After engaging in a preliminary hearing, Plaintiff filed a motion for summary judgment on September 12, 2011 arguing that the patient was suffering from a pre-existing condition within the exclusionary period and that Tri-City's claims were preempted by ERISA. (Dkt. No 14-1, Freestone Decl., Ex. A.) On October 5, 2011, after hearing oral argument, the Arbitrator denied Jeld-Wen's motion for summary judgment. (Id., Ex. B.) The Arbitrator also ordered that Tri-City provide JeldWen with a Detailed Specification of Claims. (Id.) Around October 21, 2011, Tri-City provided a Detailed Specification of Claims to Jeld-Wen. (Compl. ¶ 18.) After receipt of the Detailed Specification of Claims, in a letter dated December 2, 2011, Jeld-Wen notified the Arbitrator that the "new" claims did not arise out of the Agreement but were claims not subject to the very narrow arbitration clause. (Dkt. No. 14-2, Freestone Decl., Ex. C.) It informed the Arbitrator that the claims were not arbitrable and only a court of law could determine which claims are subject to arbitration. (Id.) Tri-City objected to Jeld-Wen's position arguing that the Arbitrator has authority to determine the arbitrability of the dispute and the entire dispute falls within the arbitration clause and is not preempted by ERISA. (Id.)
On December 28, 2011, the Arbitrator issued an Order on Respondent's Objections to Arbitrability of Claims and Request for a Stay. (Dkt. No. 8-4.) In the order, the Arbitrator concluded that it has power under AAA Rule R-7(a) to rule on its jurisdiction, including any objections to the scope of the arbitration agreement and denied Jeld-Wen's request for a stay. (Id.) The Arbitrator also concluded that the claims asserted in the Demand and Specification relate to and arise out of the alleged conduct of Shasta in the performance of the "authorization" and "verification" processes under the Agreement. (Id.) The Arbitrator also concluded that the claims asserted are not preempted by ERISA citing Marin Gen. Hosp. v. Modesto & Empire Traction Co., 581 F.3d 941 (9th Cir. 2009). (Id.)
In the complaint, Plaintiff seeks declaratory relief that a court of law, not an arbitrator, determines the arbitrability of claims; that Defendant's assertion of new claims are not subject to arbitration; and that the claims in the Demand and Detailed Specification are preempted by ERISA, 29 U.S.C. § 1001 et seq. (Compl. ¶¶ 22, 25, 29.)
A. Legal Standard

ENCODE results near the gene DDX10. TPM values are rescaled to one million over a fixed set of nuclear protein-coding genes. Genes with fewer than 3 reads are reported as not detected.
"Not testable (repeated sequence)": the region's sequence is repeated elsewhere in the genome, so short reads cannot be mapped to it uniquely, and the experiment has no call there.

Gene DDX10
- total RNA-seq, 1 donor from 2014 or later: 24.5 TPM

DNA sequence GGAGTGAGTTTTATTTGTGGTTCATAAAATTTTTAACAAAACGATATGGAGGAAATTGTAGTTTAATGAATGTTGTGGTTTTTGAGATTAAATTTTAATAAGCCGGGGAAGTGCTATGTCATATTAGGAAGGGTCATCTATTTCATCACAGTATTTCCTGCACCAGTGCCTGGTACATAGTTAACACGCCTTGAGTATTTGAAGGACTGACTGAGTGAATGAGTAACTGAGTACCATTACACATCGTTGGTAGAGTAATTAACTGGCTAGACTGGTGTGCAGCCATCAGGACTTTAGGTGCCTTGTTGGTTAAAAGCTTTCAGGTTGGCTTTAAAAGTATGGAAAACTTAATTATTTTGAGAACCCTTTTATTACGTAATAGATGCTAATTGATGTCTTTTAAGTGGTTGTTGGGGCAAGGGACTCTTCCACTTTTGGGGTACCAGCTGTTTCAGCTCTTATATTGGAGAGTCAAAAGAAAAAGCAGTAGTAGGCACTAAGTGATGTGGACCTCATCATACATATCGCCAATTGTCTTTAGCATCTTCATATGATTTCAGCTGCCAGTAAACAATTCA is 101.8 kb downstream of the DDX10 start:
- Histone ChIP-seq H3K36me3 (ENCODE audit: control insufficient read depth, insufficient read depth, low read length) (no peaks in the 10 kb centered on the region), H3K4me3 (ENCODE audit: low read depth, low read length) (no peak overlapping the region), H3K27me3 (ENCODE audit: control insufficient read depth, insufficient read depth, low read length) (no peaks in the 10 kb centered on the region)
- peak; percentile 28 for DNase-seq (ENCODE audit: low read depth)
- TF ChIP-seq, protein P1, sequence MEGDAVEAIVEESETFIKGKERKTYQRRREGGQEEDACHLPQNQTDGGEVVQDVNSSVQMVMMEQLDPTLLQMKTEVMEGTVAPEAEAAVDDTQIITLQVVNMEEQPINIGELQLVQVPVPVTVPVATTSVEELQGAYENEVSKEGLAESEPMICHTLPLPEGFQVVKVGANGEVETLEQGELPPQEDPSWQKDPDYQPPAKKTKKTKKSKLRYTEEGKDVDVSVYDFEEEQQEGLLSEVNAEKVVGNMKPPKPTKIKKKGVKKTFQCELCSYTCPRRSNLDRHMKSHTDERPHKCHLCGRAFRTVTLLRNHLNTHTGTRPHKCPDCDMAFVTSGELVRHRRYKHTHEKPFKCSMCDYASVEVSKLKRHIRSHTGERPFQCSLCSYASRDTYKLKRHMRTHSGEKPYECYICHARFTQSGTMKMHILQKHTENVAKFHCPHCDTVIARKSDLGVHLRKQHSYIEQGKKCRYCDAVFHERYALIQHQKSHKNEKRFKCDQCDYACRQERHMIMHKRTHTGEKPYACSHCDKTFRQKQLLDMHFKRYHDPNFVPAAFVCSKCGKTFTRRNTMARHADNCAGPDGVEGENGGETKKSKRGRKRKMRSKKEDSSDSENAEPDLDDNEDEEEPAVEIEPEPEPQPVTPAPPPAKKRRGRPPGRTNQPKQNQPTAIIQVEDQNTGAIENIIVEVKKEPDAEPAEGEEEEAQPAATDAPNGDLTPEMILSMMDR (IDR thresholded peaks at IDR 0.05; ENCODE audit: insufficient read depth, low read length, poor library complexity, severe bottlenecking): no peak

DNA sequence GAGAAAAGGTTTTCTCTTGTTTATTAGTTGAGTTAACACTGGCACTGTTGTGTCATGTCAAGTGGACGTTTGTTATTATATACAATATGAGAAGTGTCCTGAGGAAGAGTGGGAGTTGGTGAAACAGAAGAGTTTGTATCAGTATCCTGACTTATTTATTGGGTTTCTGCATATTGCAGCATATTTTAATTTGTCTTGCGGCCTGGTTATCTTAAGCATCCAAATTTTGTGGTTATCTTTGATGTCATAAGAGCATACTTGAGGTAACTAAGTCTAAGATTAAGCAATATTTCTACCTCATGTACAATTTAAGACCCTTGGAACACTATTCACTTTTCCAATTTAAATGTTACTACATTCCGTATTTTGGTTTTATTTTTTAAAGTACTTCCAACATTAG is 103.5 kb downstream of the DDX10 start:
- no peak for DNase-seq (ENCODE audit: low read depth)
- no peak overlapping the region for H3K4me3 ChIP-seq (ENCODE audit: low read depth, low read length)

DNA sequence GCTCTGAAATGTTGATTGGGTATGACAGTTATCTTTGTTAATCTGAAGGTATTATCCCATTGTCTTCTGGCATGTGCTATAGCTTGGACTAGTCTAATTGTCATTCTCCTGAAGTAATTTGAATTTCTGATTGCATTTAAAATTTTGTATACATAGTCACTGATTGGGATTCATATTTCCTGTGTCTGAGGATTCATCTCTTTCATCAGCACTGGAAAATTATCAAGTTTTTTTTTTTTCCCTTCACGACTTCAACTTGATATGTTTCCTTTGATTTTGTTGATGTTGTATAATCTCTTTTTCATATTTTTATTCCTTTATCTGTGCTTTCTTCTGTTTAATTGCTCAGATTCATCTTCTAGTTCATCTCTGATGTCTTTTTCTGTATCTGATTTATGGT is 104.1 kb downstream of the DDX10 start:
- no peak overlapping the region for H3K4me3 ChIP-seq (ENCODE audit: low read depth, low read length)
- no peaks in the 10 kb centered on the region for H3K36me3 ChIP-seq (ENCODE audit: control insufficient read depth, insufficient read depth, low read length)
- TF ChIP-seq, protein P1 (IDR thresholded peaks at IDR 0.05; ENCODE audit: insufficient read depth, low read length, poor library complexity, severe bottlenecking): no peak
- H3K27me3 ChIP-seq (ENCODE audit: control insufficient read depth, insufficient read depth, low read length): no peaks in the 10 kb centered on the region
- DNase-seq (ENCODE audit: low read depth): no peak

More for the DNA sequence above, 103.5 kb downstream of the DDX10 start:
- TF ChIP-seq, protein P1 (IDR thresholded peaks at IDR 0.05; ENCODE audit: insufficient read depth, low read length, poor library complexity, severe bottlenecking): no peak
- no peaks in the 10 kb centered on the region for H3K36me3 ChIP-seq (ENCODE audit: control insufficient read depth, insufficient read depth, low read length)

Defendant moves to dismiss under Federal Rule of Civil Procedure 12(b)(6). Dismissal under Rule 12(b)(6) is appropriate where the complaint lacks a cognizable legal theory or sufficient facts to support a cognizable legal theory. See Balistreri v. Pacifica Police Dep't., 901 F.2d 696, 699 (9th Cir. 1990). A complaint may survive a motion to dismiss only if, taking all well-pleaded factual allegations as true, it contains enough facts to "state a claim to relief that is plausible on its face." Ashcroft v. Iqbal, 556 U.S. 662, 129 S. Ct. 1937, 1949 (2009) (quoting Bell Atl. Corp. v. Twombly, 550 U.S. 544, 570 (2007)). "A claim has facial plausibility when the plaintiff pleads factual content that allows the court to draw the reasonable inference that the defendant is liable for the misconduct alleged." Id. "Threadbare recitals of the elements of a cause of action, supported by mere conclusory statements, do not suffice." Id. "In sum, for a complaint to survive a motion to dismiss, the non-conclusory factual content, and reasonable inferences from that content, must be plausibly suggestive of a claim entitling the plaintiff to relief." Moss v. U.S. Secret Serv., 572 F.3d 962, 969 (9th Cir. 2009) (quotations omitted). In reviewing a Rule 12(b)(6) motion, the Court accepts as true all facts alleged in the complaint, and draws all reasonable inferences in favor of the plaintiff. al-Kidd v. Ashcroft, 580 F.3d 949, 956 (9th Cir. 2009). "If matters outside the pleadings are submitted, the motion to dismiss under Federal Rule of Civil Procedure 12(b)(6) is treated as one for summary judgment." Jacobson v. AEG Capital Corp., 50 F.3d 1493, 1496 (9th Cir. 1995); see also Del Monte Dunes v. City of Monterey, 920 F.2d 1496, 1507-08 (9th Cir. 1990) (where district court considered affidavits and exhibits in support of and opposition to motion to dismiss, court of appeals treated dismissal as order granting summary judgment under Fed. R. Civ. P. 56(c)).